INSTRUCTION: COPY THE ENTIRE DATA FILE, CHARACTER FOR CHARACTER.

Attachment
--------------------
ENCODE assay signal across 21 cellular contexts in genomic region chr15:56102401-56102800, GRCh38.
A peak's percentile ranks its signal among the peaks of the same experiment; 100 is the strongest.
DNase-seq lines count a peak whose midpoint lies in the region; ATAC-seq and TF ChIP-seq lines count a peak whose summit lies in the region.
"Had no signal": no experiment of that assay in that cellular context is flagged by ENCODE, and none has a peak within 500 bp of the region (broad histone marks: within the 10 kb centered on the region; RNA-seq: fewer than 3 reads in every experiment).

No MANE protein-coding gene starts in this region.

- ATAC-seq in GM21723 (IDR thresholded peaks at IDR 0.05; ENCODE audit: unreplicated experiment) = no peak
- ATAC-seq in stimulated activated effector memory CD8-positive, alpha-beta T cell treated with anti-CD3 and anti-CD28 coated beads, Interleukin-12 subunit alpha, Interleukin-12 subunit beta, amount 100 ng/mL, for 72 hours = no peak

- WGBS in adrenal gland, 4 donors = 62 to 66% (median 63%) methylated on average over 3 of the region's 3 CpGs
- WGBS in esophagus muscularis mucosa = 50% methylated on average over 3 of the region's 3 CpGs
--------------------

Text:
ENCODE assay signal across 21 cellular contexts in genomic region chr15:56102401-56102800, GRCh38.
A peak's percentile ranks its signal among the peaks of the same experiment; 100 is the strongest.
DNase-seq lines count a peak whose midpoint lies in the region; ATAC-seq and TF ChIP-seq lines count a peak whose summit lies in the region.
"Had no signal": no experiment of that assay in that cellular context is flagged by ENCODE, and none has a peak within 500 bp of the region (broad histone marks: within the 10 kb centered on the region; RNA-seq: fewer than 3 reads in every experiment).

No MANE protein-coding gene starts in this region.

- ATAC-seq in GM21723 (IDR thresholded peaks at IDR 0.05; ENCODE audit: unreplicated experiment) = no peak
- ATAC-seq in stimulated activated effector memory CD8-positive, alpha-beta T cell treated with anti-CD3 and anti-CD28 coated beads, Interleukin-12 subunit alpha, Interleukin-12 subunit beta, amount 100 ng/mL, for 72 hours = no peak

- WGBS in adrenal gland, 4 donors = 62 to 66% (median 63%) methylated on average over 3 of the region's 3 CpGs
- WGBS in esophagus muscularis mucosa = 50% methylated on average over 3 of the region's 3 CpGs